Permanent Iraq Bases
The information below is quoted directly from the Friends Committee on National Legislation website, address given below. One might ask both candidates for president, "What do you plan to do with the large permanent bases that have been built in Iraq by the Bush Administration?" Four of the 106 bases are supersized, with facilities for as many as 16,000 military and staff. They will feature Burger King restaurants and other American franchise strip enterprises. What, no Walmart?
My friends, as John McCain would say, the U.S. has planned a permanent presence in Iraq all along, and the Congress knows it. Of course, it's not about the oil.
"The supplemental funding bill for the war in Iraq signed by President Bush in early May 2005 provides money for the construction of bases for U.S. forces that are described as "in some very limited cases, permanent facilities." Several recent press reports have suggested the U.S. is planning up to 14 permanent bases in Iraq— a country that is only twice the size of the state of Idaho. Why is the U.S. building permanent bases in Iraq?
"In May 2005, United States military forces in Iraq occupied 106 bases, according to a report in the Washington Post.1 Military commanders told that newspaper they eventually planed to consolidate these bases into four large airbases at Tallil, Al Asad, Balad and either Irbil or Qayyarah.
"But other reports suggest the U.S. military has plans for even more bases: In April 2003 report in The New York Times reported that "the U.S. is planning a long-term military relationship with the emerging government of Iraq, one that would grant the Pentagon access to military bases and project American influence into the heart of the unsettled region."2 According to the Chicago Tribune, U.S. engineers are focusing on constructing 14 "enduring bases," to serve as long-term encampments for thousands of American troops.3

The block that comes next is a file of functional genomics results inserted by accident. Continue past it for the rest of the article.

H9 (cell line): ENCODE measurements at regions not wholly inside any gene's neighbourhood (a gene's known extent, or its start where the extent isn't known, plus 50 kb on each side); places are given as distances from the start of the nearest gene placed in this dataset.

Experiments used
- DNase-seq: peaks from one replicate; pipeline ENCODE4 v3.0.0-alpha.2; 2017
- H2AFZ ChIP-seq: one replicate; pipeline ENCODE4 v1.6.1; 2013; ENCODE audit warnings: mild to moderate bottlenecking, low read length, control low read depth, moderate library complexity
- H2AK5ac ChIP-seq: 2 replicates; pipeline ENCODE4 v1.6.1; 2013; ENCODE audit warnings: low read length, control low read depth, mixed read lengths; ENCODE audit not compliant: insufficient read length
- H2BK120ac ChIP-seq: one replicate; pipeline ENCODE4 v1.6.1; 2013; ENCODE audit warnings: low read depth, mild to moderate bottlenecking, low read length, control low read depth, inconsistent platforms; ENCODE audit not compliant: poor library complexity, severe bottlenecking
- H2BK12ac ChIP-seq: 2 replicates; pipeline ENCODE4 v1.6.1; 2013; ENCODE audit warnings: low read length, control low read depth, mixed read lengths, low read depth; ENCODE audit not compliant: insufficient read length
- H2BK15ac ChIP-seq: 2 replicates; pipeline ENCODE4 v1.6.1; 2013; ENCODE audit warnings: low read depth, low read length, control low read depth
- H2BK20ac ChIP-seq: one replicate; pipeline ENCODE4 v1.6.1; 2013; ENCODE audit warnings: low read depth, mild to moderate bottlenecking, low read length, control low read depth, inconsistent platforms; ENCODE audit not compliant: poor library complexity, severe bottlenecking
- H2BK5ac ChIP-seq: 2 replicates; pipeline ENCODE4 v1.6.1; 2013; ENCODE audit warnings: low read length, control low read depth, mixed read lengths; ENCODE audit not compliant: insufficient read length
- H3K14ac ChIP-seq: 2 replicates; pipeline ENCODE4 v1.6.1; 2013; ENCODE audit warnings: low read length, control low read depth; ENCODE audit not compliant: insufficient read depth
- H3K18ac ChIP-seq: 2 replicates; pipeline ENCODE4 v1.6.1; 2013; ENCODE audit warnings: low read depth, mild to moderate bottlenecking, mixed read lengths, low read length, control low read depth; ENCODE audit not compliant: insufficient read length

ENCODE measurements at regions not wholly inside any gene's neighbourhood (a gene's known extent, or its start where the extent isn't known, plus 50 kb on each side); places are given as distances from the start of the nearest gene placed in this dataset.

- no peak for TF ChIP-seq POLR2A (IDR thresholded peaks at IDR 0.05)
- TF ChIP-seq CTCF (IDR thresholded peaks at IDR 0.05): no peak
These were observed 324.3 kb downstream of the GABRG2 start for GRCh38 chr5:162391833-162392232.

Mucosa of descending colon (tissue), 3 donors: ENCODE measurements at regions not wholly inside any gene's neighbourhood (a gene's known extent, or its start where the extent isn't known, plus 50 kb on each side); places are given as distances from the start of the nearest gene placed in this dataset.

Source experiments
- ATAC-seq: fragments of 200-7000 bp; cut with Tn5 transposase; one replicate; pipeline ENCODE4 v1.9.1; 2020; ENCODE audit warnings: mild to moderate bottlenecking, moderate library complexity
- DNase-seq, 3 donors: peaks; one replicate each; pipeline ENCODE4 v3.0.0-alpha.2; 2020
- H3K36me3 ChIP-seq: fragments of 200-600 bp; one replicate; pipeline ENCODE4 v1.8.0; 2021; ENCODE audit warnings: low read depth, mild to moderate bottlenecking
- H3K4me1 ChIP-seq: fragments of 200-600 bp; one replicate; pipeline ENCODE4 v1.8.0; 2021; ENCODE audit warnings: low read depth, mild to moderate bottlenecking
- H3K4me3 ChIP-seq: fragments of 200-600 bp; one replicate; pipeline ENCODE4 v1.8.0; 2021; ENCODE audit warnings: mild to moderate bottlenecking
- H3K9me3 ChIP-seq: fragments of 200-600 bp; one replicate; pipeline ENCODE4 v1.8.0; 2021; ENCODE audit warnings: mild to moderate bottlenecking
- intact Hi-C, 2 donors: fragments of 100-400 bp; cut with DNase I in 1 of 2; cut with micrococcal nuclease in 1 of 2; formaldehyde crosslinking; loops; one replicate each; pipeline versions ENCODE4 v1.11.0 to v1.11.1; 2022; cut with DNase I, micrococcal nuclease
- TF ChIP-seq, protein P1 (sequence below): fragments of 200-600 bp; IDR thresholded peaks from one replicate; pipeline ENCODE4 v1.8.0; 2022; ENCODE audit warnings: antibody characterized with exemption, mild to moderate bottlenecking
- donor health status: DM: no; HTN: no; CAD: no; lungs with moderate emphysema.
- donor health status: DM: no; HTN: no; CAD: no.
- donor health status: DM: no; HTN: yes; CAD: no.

"As of mid-2005, the U.S. military had 106 forward operating bases in Iraq, including what the Pentagon calls 14 "enduring" bases (twelve of which are located on the map) – all of which are to be consolidated into four mega-bases."
Go to the site http://www.fcnl/org.iraq/bases.htm to see further detail including the above map, which has peek-ins.
1 Graham, Bradley, "Commander's Plan Eventual Consolidation of U.S. Bases in Iraq," May 22, 2005, p A27
2 Shanker, Thom and Eric Smith. "Pentagon Expects Long-Term Access to Four Key Bases in Iraq." New York Times. April 20, 2003.
3 Spolar, Christine. "14 'Enduring Bases' Set for Iraq." Chicago Tribune. March 23, 2004.
4 Information on Iraq bases is from GlobalSecurity.org. More information is available at: http://www.globalsecurity.org/military/facility/iraq-intro.htm. Used with permission.